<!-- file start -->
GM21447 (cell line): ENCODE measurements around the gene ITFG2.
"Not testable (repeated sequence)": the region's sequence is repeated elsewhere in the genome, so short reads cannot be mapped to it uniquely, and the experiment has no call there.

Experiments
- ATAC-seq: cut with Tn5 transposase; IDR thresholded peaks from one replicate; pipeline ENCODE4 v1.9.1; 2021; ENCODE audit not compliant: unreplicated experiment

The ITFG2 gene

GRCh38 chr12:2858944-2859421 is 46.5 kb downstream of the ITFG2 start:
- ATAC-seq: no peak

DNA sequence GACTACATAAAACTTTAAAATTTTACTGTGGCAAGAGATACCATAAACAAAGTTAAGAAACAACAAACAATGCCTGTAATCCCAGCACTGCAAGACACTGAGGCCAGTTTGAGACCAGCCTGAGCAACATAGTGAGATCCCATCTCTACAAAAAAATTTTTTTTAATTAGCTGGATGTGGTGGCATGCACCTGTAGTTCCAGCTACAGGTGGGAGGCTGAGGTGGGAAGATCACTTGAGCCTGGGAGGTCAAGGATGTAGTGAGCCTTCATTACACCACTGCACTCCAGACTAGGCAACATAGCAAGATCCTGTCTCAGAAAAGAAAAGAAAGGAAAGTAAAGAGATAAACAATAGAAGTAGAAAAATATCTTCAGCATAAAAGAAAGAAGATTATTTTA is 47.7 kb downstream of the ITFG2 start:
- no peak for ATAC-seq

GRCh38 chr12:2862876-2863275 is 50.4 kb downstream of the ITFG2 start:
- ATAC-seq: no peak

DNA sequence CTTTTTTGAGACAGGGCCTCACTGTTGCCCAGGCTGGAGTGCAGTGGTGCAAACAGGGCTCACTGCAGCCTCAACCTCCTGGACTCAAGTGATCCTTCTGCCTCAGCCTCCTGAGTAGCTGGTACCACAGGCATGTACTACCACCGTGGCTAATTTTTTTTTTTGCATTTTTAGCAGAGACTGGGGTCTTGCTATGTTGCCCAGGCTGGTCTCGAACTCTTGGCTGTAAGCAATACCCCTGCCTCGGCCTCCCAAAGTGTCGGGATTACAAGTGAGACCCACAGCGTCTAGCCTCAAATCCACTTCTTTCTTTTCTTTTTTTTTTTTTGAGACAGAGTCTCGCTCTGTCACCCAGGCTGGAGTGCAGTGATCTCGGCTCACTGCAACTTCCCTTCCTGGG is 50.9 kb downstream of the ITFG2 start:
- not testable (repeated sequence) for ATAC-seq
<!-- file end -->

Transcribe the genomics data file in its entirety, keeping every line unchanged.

GM21447 (cell line): ENCODE measurements around the gene ITFG2.
"Not testable (repeated sequence)": the region's sequence is repeated elsewhere in the genome, so short reads cannot be mapped to it uniquely, and the experiment has no call there.

Experiments
- ATAC-seq: cut with Tn5 transposase; IDR thresholded peaks from one replicate; pipeline ENCODE4 v1.9.1; 2021; ENCODE audit not compliant: unreplicated experiment

The ITFG2 gene

GRCh38 chr12:2858944-2859421 is 46.5 kb downstream of the ITFG2 start:
- ATAC-seq: no peak

DNA sequence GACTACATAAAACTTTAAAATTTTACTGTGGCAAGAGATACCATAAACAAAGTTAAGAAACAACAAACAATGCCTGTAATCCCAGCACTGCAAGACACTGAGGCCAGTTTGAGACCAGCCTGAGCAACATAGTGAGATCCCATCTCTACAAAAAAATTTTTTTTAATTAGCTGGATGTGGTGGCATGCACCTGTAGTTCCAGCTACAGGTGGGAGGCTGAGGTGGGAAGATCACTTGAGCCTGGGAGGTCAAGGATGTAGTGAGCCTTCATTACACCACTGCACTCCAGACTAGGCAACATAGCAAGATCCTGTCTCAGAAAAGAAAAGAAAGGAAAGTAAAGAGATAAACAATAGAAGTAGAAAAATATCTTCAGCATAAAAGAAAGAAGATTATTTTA is 47.7 kb downstream of the ITFG2 start:
- no peak for ATAC-seq

GRCh38 chr12:2862876-2863275 is 50.4 kb downstream of the ITFG2 start:
- ATAC-seq: no peak

DNA sequence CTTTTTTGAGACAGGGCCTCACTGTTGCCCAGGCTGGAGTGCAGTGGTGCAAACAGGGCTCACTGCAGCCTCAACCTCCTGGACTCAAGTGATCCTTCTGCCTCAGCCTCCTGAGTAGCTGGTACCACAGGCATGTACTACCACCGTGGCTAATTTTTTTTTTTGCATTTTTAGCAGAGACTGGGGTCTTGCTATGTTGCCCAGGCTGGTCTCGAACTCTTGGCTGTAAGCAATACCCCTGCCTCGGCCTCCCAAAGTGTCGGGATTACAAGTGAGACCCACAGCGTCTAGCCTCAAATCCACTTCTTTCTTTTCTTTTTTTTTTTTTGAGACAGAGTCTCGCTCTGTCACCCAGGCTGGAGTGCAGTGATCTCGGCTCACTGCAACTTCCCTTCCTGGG is 50.9 kb downstream of the ITFG2 start:
- not testable (repeated sequence) for ATAC-seq